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SEO on a Budget: How to Adjust Your SEO Strategy During a Recession

Sara Taher
6 min read
SEO on a Budget: How to Adjust Your SEO Strategy During a Recession

Hiring freezes and layoffs, it's the end of 2022 and many market watchers are predicting a recession in 2023. It's no surprise that many marketing budgets will be limited during these challenging time.

If you find yourself with a limited budget for SEO content creation or PR (or whatever backlinking techniques you're using), and maybe even team cuts, it can easily look like a struggle to get anything done, but there are always some ways where you can still do your job, you just need to be smart about it.

Here are some SEO tactics that you can leverage during a recession:

Conduct CTR experiments.

CTR is one of the most valuable SEO metrics, yet improving it is one of the least leveraged tactics.

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There are 3 ways to increase traffic: creating new content, updating & optimizing existing content, and improving CTR.

Just go to GSC, sort URLs in performance report by impressions, and look for those URLs with high impressions, good average ranking but low number of clicks. Select a set of URLs that belong to the same website /folder/ or page template. I.e blog pages, or product pages, etc... These will be your test URLs.

Once you have 3-5 of those URLs that you see have potential for improvement, select few other from the same /folder/ or page template to be used as a "Control set". You will not be doing any changes/optimizations to the the control URL set. Their only job is to establish a baseline to compare the impact of the optimizations you made on the "test URLs".

Analyze SERPs and make notes. Look for patterns to test. For example, some forums would add [resolved] or [answered] at the end of the title tag. Some ecommerce websites would add something like "prices starting from XXX".... consider patterns across competitors, keywords related to the test URLs, the industry (if you're a SaaS, consider other SaaS businesses not necessarily competing against you)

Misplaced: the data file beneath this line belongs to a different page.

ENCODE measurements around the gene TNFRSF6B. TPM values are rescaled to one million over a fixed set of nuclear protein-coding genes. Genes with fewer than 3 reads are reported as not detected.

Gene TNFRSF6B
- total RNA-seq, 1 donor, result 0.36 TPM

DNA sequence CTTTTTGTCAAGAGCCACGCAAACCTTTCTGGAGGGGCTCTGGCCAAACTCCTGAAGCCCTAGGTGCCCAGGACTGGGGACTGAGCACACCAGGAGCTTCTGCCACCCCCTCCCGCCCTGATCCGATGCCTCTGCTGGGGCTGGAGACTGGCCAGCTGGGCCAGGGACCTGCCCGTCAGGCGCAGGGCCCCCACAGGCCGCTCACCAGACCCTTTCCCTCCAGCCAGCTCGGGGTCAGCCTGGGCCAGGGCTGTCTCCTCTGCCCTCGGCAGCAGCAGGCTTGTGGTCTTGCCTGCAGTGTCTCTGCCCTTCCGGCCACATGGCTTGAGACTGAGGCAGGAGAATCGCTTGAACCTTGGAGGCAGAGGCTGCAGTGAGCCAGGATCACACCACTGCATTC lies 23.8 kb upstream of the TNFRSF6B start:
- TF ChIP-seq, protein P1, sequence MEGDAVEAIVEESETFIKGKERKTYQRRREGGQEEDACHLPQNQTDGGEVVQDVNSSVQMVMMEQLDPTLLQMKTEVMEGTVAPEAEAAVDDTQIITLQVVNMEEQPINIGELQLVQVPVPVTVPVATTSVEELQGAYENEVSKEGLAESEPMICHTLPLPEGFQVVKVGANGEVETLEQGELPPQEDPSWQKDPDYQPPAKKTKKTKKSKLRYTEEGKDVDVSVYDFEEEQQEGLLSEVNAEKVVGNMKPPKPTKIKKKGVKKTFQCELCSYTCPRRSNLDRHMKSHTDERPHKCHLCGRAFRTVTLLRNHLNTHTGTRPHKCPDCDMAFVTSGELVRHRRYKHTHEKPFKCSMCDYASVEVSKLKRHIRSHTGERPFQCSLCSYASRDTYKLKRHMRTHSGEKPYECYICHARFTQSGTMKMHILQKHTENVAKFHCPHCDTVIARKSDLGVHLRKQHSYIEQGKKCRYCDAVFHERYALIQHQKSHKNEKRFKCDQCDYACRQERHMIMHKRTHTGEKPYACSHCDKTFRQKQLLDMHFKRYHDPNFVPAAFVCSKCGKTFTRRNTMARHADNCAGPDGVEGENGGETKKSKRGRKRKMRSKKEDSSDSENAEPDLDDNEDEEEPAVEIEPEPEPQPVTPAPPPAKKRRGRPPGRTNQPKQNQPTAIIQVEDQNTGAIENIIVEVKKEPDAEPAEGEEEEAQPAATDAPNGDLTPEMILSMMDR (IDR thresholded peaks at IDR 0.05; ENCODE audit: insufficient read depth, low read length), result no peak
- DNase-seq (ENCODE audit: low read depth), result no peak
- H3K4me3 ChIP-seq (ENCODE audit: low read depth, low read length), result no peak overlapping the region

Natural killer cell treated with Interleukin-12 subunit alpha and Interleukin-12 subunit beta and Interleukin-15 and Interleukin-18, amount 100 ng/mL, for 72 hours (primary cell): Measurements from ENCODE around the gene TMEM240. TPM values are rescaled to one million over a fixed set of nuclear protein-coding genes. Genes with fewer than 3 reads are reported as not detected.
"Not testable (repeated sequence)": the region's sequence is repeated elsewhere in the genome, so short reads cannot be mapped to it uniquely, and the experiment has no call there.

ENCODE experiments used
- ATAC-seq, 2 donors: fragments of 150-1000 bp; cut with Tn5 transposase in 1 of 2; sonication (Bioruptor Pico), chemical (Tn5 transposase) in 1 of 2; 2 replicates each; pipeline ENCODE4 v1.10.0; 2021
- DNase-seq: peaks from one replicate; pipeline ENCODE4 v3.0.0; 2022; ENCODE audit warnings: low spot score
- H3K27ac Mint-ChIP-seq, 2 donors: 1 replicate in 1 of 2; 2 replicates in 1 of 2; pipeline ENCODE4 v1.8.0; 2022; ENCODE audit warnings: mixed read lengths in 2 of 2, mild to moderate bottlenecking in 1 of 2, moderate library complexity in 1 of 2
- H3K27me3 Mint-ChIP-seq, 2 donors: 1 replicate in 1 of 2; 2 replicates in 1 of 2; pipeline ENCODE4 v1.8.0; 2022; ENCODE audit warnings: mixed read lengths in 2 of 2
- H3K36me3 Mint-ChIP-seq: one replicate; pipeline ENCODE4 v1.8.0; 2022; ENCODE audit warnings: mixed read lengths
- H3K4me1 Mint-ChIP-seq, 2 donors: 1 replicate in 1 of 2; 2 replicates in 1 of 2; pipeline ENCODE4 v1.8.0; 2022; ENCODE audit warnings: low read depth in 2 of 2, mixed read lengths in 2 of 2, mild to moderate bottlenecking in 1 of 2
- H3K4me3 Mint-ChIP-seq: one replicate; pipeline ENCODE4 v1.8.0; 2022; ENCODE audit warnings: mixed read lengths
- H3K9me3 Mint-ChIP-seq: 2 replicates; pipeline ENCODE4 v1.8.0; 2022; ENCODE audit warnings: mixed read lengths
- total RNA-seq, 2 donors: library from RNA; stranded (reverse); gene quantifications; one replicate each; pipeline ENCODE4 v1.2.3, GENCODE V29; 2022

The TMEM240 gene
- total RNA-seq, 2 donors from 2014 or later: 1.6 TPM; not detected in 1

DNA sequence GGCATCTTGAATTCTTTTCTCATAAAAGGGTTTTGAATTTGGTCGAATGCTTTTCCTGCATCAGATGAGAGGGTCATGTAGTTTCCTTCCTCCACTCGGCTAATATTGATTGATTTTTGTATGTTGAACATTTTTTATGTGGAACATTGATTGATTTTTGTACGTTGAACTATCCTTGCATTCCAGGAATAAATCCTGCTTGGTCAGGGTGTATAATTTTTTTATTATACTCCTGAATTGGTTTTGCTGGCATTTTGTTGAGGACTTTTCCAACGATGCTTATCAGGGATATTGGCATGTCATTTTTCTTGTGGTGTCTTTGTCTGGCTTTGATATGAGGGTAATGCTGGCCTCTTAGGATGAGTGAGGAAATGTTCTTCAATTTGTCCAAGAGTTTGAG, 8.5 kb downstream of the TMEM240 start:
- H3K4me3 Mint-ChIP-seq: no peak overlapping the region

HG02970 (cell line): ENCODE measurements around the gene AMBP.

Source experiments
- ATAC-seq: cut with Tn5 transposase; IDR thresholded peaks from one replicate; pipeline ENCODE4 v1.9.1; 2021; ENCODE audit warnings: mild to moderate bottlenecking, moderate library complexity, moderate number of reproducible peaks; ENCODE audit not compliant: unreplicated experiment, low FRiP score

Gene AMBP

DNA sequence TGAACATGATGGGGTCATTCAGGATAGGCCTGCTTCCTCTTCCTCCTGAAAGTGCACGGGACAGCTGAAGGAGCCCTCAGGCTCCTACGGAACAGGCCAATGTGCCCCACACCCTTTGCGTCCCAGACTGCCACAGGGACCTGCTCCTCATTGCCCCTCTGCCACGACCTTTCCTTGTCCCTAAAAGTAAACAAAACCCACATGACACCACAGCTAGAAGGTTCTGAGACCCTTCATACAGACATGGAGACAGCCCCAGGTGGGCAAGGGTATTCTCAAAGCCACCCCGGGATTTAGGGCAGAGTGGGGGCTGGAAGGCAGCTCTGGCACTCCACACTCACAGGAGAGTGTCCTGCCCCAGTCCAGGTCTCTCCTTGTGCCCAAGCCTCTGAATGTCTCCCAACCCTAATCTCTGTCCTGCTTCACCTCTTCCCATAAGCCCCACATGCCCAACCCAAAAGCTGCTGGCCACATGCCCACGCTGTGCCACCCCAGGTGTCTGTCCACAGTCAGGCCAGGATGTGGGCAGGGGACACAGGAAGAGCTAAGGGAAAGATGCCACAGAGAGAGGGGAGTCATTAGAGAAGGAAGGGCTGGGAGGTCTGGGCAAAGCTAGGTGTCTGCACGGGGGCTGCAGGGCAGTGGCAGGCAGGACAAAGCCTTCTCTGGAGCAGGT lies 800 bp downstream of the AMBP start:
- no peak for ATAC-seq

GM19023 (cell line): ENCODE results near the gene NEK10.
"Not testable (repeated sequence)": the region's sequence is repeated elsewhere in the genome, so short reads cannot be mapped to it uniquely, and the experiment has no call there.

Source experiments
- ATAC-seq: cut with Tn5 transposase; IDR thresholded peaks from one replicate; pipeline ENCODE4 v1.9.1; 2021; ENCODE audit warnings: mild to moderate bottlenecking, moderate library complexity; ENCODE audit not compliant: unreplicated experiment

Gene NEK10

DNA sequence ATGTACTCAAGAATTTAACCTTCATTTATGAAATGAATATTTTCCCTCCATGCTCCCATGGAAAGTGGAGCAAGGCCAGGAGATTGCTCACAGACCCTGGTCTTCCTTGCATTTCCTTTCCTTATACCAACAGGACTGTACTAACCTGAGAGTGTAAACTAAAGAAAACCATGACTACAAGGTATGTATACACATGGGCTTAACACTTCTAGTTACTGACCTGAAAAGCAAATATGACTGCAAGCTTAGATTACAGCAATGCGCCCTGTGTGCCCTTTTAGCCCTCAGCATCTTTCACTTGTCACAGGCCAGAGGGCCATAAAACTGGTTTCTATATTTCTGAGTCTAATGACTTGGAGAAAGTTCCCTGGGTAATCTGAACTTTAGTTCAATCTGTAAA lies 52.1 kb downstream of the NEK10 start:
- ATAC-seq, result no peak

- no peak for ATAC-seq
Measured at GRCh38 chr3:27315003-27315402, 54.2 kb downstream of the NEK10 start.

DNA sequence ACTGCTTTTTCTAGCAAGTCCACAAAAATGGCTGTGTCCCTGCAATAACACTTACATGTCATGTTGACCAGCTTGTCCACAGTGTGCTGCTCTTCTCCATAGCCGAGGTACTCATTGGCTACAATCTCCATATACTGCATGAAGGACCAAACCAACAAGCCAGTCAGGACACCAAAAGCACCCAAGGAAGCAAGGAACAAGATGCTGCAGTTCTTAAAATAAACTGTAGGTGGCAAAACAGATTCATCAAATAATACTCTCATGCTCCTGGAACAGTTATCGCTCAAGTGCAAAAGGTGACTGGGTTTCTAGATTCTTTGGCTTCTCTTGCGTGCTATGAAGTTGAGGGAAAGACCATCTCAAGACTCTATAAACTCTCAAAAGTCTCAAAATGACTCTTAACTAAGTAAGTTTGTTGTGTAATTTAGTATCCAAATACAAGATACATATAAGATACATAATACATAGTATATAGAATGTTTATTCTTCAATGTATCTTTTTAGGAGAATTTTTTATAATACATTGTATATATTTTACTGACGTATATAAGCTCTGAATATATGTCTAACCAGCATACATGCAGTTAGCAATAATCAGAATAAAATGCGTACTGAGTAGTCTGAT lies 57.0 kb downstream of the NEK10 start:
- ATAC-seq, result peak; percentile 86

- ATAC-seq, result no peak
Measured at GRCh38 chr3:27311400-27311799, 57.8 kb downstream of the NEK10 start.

Once you have the:

  • Test URLs
  • Control URLs
  • A pattern to test (choose one pattern to test at a time on a selected seo of test URLs)

You're ready to make the changes. To monitor the performance, you can either use SEOTesting.com [Affiliate Link] or do it manually. With SEOTesting, it costs $40 for one website. I've used it before and it makes your life much easier [This is not a paid placement, that's actually my opinion]. If for any reason, you cannot get this tool, the SEOTesting team has written a great blog post on how to do the monitoring of your Split testing experiment FOR FREE here.

SEO Testing Tool Pricing
SEO Testing Tool Pricing
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Keep in mind that May and December are the months with the lowest click-through rates, and July through to September are the highest according to a report by ~SEO Clarity

Internal Linking and Breadcrumbs

You don't need plenty of technical resources and a lot of the dev team time -usually- to implement internal linking and breadcrumbs. Before you start thinking about the technical and UX requirements to implement breadcrumbs, here are some breadcrumbs:

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Sara Taher > SEO Guides > SEO During a Recession

You can simply add and style the links, you do not need dev and UX to add breadcrumbs, you can do this manually for the top clusters/topics or as you seem important. If you're concerned or get a random push back from stakeholders, you can always add them to the bottom of the page!

Because the purpose of this post to give you ideas and not dig in-depth in different tactics, I recommend Kevin Indig's guide on internal linking here.

Entity SEO

There's a lot of talk around Entity SEO recently - which is a good thing - but in my humble opinion plenty of it is very confusing.